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Alan Mulally, CEO of Ford Motor Company from 2006 to 2014, pulled off one of the most agile, culturally transformative and peer-powered turnarounds in corporate history. It was captured in Bryce G. Hoffman’s book, American Icon: Alan Mulally and the Fight to Save Ford Motor Company. It was all based around his “Working Together” Leadership & Management System, a rich example of a peer-powered culture of agility and the One Advantage at work.
I had the opportunity to see it in action before it was implemented at Ford when Alan was at Boeing. I ran the aerospace division of a British public company and formed a strategic alliance with the Boeing Connexion unit of the commercial airplane division of Boeing, of which Alan was president and CEO.
All of the Forum members were wrestling with issues that were holding back the profitability and growth of their organizations, and the discussion that afternoon revealed how similar the agility problems and solutions were between Alan, as CEO of a large company and the smaller company CEOs.
Alan eventually used a flipchart to sketch out the elements of the “Working Together” Leadership & Management System, pointing out its alignment with an agile operating system. The conversation got deep into the challenge of how to incorporate agility and Alan’s management system into organizations.
Alan Mulally knew at Boeing and at Ford that there is only one thing that future-proofs a business with the agility required: working together. His “Working Together” Leadership & Management System is the engine room of agility, and its principles and practices are inclusive, putting people first, and respect. A clear vision and strategy are, of course, a part of this approach, and everyone understands the plan. But the approach also defines a culture of skilled and motivated teams with a “find-a-way” attitude of agility in pursuit of a win-win-win equation of profitable growth for all the stakeholders and the greater good.
Alan Mulally knew that his “Working Together” approach had an inbuilt agile operating system within it. Central to it was the cadence of the weekly business plan review (BPR) meeting of his entire leadership team, triaging their whole agenda of challenges, problems, opportunities, and solutions, globally and locally. Every leader, every issue, every week, no matter what.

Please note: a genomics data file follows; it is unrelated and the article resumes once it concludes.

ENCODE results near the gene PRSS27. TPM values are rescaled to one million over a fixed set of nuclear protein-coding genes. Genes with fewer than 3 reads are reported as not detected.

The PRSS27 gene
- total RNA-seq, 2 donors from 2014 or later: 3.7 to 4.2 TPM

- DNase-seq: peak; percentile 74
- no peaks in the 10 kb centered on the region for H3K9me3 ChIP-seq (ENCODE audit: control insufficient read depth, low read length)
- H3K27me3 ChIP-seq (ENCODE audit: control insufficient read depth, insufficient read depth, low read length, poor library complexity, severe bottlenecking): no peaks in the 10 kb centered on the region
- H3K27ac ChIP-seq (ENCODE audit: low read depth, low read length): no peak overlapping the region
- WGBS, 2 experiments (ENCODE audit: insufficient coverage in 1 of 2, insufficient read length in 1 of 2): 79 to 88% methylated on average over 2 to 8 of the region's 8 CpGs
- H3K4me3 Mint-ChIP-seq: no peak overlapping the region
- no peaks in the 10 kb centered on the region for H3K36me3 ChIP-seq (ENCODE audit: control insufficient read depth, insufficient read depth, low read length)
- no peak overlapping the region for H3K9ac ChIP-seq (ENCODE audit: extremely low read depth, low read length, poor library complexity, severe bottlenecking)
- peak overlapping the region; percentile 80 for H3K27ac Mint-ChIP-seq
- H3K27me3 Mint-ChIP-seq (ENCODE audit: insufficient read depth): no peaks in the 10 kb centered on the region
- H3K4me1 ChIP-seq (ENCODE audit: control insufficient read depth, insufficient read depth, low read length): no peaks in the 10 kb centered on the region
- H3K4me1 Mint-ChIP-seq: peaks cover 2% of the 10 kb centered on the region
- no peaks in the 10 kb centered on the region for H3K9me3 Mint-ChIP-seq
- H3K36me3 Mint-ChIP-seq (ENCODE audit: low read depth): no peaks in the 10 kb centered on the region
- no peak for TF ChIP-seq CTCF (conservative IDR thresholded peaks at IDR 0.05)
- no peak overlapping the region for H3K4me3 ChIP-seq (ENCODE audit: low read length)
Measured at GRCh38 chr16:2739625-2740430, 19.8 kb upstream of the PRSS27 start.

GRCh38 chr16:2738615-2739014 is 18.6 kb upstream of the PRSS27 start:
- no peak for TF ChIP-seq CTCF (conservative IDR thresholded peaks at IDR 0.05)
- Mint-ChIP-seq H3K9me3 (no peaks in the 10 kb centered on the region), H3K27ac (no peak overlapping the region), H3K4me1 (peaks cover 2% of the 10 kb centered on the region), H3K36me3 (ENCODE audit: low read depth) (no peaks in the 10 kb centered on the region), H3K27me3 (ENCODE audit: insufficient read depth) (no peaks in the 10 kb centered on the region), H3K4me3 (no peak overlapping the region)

This might be the biggest and best business example ever of a Weekly Scrum Meeting!
Agile leaders know that a matrix of agile meetings is at the heart of a peer-powered culture of agility. It is the traction control system, providing a weekly opportunity to adjust and adapt your triage in synch with the whole team to stay on the same page and keep the chaos organized. Critical to that is the concept of scrum meetings on a daily and weekly basis, which helped plan, prioritize, uncover obstacles, make course corrections, and otherwise keep the process flowing with agility.
The only reliable competitive advantage these days is agility with a peer-powered culture, which is what Mulally’s “Working Together” Leadership & Management System is about. A leader fostering “Working Together” must serve as the chief agility officer, holding themselves and their team responsible for following the processes and behaviors that are endemic to this approach. Doing so not only results in identifying and solving issues and improving processes, it adds shareholder value and serves the greater good. This management system works because it is clear, has reliable processes built in, is inclusive, and allows a company to be nimble and adaptive.
At Boeing and Ford, Alan Mulally was a case study of being an agile leadership presence. Progressively during the course of his career with Boeing, he developed skill with and became a model of the five key attributes of agility. The complexity of engineering and project management involved left him no choice. His agile leadership presence positively impacted the trajectory of every program and business he was involved in, and the first day he walked through the door, Ford’s trajectory was also inflected positively.
Alan Mulally, CEO of Ford Motor Company from 2006 to 2014, pulled off one of the most agile, culturally transformative and peer-powered turnarounds in corporate history. Read more about that in our eBook:
My Co-authors Jason Richmond, Leo Bottary and I explore how you can introduce a peer-powered culture of agility into your organization. It is your one and only competitive advantage which has any permanence these days. Everything else is increasingly temporary, increasingly quickly, probably bigger, faster and sooner than you think.
That is what Alan Mulally did at Ford. See more References, Resources & Graphics below about Alan Mulally's "Working Together" Leadership & Management System (all provided with permission).
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